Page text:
back to article Rival rocketeers SpaceX and ULA make oblations to weather gods ahead of double-launch action

The 45th Space Wing has a busy few days ahead of it as the team prepares for launches from SpaceX and ULA less than 48 hours apart from Cape Canaveral Air Force Station. Stationed at Patrick Air Force Base in Florida, the unit is responsible for the operation of the Eastern Range and launches of Atlas, Delta and, of course, …

  1. LeahroyNake Silver badge

    Risk analysis

    I'm obviously hoping that both launches go ahead and are successful...

    But... if the SpaceX launch is delayed for any reason and the ULA launch goes ahead and has an issue and somehow managed to damage the Falcon ONLY 2 miles away. I'm just thinking of the insurance implications, it am sure it has been addressed. Would really like to know how much that premium costs and just imagine the headline, Falcon 9 destroyed by ULA.

    1. DryBones

      Re: Risk analysis

      Out on the west coast a few years back it was the other way about. Not sure if there was actual overlap, but SpX wanted to launch while ULA had a NSA payload on the pad. "Oh hell no" was the word (from the NSA), I believe.

    2. Jon 37

      Re: Risk analysis

      For safety reasons, they always have the ability to remotely blow up a rocket if it goes off course. This is used if the rocket decides to head to a populated area - and there are plenty of those around the launch complex. They decide in advance where the "blow it up" line on the map goes, and that's chosen so that once the rocket has been blown up the fast-moving debris won't hit anybody.

      (The "blow it up" line actually depends on the rocket's altitude, speed and direction of travel, and nowadays might be computed by an algorithm that's figuring out "where would the debris land" in real-time based on the actual position of the rocket).

      In this case, they will probably decide that the other launch pad is an area where debris is not allowed to land, so the rocket would be blown up before it could get there.

    3. John Brown (no body) Silver badge

      Re: Risk analysis

      "Falcon 9 destroyed by ULA"

      Will anyone be checking if the ULA rocket has a remote controlled sniper rifle up in the nose cone?

  2. Atcals

    Nice to know the local news. I live in Florida but we do not hear about things like this. Local news is all politics not science.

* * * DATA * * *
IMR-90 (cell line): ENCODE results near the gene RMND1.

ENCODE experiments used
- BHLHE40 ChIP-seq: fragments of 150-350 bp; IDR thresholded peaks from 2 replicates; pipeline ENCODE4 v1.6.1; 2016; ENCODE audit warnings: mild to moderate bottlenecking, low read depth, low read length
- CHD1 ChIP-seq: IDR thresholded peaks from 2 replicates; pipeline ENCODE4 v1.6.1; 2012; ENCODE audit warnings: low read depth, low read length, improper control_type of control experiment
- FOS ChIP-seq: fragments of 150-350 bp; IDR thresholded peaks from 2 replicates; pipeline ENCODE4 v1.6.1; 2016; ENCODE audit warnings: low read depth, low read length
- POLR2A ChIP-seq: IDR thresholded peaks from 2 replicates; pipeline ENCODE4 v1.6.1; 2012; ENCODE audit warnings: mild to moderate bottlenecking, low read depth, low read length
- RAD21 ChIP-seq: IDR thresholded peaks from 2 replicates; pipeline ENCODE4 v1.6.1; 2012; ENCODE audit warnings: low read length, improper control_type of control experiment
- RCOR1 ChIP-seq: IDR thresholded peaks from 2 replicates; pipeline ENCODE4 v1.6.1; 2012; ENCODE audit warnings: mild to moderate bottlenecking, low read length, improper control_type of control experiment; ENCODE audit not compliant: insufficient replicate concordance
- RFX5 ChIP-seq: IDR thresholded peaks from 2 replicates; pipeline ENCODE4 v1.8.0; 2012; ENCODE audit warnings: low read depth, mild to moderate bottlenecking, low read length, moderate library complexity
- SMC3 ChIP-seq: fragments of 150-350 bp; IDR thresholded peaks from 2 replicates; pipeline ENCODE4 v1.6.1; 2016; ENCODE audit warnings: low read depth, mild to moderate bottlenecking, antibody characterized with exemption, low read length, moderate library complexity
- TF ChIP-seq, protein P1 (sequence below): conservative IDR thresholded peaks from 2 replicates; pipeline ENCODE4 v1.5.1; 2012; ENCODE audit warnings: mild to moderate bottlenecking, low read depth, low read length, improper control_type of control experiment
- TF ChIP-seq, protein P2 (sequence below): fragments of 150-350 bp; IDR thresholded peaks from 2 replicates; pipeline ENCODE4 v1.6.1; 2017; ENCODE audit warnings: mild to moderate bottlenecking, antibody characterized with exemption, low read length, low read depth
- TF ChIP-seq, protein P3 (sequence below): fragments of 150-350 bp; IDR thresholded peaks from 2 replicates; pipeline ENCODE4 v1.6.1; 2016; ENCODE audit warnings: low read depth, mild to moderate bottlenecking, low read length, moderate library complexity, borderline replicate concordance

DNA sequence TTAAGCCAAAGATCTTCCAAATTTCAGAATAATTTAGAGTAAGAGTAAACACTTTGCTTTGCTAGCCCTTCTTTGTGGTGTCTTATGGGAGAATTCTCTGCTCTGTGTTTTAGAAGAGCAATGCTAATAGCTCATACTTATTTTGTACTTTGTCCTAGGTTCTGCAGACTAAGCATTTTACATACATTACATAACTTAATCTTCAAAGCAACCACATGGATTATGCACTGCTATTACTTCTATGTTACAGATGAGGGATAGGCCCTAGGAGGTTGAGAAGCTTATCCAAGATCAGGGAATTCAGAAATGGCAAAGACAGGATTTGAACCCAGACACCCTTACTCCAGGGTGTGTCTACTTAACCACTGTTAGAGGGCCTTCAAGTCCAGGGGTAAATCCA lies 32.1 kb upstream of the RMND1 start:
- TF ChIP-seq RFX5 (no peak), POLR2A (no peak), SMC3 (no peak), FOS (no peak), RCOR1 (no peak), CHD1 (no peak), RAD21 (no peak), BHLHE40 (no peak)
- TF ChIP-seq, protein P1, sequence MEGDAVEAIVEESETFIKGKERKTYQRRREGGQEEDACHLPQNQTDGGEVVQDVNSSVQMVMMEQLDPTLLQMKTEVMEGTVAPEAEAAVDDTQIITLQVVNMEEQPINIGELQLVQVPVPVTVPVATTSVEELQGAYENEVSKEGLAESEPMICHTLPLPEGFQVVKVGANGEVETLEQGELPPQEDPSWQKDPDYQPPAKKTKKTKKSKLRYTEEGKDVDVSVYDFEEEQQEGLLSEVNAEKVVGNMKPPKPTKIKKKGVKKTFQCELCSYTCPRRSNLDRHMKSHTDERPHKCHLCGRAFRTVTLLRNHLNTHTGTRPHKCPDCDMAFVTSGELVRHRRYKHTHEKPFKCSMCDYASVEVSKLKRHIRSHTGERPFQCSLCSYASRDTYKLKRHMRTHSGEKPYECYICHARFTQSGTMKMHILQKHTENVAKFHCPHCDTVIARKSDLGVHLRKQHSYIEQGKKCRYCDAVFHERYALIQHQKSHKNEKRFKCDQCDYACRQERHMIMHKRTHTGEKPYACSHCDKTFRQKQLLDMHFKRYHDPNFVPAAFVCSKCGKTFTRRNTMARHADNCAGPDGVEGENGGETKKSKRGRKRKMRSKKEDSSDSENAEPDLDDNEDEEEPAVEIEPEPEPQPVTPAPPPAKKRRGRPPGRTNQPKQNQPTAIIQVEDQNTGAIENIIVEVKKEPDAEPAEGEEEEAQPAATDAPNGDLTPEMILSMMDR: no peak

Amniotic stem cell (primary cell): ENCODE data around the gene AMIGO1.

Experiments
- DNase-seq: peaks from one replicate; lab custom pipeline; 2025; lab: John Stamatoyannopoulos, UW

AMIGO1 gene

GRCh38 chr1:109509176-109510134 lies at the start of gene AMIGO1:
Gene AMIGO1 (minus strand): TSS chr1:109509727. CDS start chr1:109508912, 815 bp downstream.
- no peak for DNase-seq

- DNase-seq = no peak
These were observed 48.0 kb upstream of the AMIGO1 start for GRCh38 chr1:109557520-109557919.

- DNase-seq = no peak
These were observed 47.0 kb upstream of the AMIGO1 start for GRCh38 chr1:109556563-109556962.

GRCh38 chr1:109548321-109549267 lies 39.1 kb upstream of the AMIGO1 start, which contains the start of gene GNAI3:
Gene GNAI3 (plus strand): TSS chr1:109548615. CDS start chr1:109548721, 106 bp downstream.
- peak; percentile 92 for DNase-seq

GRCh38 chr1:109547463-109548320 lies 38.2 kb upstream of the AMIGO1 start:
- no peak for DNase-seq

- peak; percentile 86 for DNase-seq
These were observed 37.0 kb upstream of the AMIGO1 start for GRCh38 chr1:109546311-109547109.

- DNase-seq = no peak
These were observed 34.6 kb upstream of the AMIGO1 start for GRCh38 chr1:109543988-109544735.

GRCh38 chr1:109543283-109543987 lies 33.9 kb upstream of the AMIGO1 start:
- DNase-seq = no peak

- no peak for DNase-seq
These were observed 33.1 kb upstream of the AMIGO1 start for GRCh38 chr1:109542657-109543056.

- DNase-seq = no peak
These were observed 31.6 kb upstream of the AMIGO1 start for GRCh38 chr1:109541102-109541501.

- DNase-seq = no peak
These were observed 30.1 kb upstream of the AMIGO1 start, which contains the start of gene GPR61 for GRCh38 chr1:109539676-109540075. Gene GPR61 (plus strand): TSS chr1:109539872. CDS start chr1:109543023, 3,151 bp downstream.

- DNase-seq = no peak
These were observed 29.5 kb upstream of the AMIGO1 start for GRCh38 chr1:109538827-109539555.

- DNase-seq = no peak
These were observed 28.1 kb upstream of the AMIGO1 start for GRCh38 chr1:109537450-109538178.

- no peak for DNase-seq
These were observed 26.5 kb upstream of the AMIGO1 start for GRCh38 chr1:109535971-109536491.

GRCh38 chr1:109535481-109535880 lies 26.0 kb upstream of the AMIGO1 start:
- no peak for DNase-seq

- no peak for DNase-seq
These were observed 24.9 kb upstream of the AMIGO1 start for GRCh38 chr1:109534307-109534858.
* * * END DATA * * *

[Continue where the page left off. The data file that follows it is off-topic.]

1. John Brown (no body) Silver badge

      News for the regular guy(ess), Floridaman :-)

  3. John Brown (no body) Silver badge

    The 45th Space Wing

    Has anyone told them, wings aren't much use in space.

    1. electricmonk

      Re: The 45th Space Wing

      Has anyone told them, wings aren't much use in space.

      Ah, so that's what happened to the first 44 Space Wings...

    2. Gordon 10 Silver badge

      Re: The 45th Space Wing

      Tell that to the Space Shuttle

  4. A K Stiles Silver badge

    Another Successful launch and faring capture

    Well done SpaceX folks. Loving your work. For your next trick can we see two concurrent faring captures and a droneship landing?

    Beers all round to the clever people that make this sort of thing happen.

    1. Will Godfrey Silver badge
      Thumb Up

      Re: Another Successful launch and faring capture

      Indeed, and that really puts the pressure on ULA

      1. phuzz Silver badge

        Re: Another Successful launch and faring capture

        The pressure isn't on ULA until they lose all of their cushy government contracts, and given how much lobbying ULA's parent companies do, that's unlikely to happen any time soon.

  5. cray74

    Atlas V Launch

    Nice dawn launch. I saw it from about 100km due west of the Space Center. Perfect viewing conditions - I couldn't see the ISS flyover last night because of clouds, but the sky was completely clear this morning. In those conditions, you can see the exhaust plume really expand in vacuum as the rocket starts dropping toward the horizon. The boosters were visible as sparkling red dots as separation.

    I wasn't able to get a clear shot, but I have snagged a few from teh interwebs:

    Launch Shot Before the Space Whale Arrived

    The Space Whale is Born

    ("Space whale" isn't my first choice of description, but I'm not sure how The Register would react to me comparing it to while, tadpole-like male germ cells.)

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